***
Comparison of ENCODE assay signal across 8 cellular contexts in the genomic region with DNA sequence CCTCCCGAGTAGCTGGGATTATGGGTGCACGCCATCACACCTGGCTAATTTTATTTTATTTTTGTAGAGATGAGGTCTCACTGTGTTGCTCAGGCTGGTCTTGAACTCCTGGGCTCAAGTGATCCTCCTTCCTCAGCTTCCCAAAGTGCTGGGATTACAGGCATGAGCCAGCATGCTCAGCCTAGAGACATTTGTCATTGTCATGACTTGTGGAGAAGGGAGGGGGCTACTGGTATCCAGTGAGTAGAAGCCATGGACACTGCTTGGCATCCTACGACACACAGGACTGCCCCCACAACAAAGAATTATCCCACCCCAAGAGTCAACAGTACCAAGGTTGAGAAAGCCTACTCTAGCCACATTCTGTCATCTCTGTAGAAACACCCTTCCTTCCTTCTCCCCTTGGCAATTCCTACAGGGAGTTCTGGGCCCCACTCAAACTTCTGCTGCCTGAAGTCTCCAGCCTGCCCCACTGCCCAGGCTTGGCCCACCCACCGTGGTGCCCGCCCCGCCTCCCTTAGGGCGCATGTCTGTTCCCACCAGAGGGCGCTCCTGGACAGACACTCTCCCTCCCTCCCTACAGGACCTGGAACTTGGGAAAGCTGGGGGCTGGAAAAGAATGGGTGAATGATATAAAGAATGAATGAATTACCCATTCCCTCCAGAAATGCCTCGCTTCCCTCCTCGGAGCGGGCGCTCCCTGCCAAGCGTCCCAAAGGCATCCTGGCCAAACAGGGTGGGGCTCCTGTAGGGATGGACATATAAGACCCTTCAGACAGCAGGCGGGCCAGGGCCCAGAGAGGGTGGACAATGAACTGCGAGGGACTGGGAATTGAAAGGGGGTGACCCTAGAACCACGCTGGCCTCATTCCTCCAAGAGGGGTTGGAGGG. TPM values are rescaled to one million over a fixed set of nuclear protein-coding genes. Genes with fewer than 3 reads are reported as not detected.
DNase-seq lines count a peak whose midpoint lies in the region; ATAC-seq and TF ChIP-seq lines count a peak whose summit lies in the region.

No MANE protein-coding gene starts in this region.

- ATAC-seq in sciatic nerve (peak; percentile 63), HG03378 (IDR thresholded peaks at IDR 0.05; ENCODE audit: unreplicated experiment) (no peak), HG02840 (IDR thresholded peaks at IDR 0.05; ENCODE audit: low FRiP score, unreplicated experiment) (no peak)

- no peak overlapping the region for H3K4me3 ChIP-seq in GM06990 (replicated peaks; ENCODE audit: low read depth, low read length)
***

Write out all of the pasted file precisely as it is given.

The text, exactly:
Comparison of ENCODE assay signal across 8 cellular contexts in the genomic region with DNA sequence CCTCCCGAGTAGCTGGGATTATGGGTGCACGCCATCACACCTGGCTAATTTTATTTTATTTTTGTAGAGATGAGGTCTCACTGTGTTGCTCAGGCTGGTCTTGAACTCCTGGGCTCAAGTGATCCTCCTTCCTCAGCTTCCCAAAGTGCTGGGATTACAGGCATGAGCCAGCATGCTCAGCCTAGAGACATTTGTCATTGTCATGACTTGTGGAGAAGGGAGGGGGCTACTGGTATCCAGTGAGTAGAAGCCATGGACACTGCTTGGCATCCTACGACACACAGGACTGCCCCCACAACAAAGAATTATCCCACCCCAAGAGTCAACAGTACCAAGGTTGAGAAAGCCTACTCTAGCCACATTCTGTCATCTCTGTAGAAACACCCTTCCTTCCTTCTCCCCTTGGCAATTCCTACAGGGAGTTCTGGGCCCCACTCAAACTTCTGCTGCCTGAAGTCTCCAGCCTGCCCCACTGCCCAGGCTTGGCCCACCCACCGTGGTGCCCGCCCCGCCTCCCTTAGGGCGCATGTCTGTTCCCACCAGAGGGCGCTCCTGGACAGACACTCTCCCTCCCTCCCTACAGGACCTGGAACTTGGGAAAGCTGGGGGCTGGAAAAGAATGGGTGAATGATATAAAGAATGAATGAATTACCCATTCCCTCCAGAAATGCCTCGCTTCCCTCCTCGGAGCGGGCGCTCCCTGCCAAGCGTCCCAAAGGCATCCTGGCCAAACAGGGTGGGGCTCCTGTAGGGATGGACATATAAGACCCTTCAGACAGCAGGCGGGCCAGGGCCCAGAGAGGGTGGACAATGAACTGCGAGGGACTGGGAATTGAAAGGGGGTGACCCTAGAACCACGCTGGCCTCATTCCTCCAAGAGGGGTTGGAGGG. TPM values are rescaled to one million over a fixed set of nuclear protein-coding genes. Genes with fewer than 3 reads are reported as not detected.
DNase-seq lines count a peak whose midpoint lies in the region; ATAC-seq and TF ChIP-seq lines count a peak whose summit lies in the region.

No MANE protein-coding gene starts in this region.

- ATAC-seq in sciatic nerve (peak; percentile 63), HG03378 (IDR thresholded peaks at IDR 0.05; ENCODE audit: unreplicated experiment) (no peak), HG02840 (IDR thresholded peaks at IDR 0.05; ENCODE audit: low FRiP score, unreplicated experiment) (no peak)

- no peak overlapping the region for H3K4me3 ChIP-seq in GM06990 (replicated peaks; ENCODE audit: low read depth, low read length)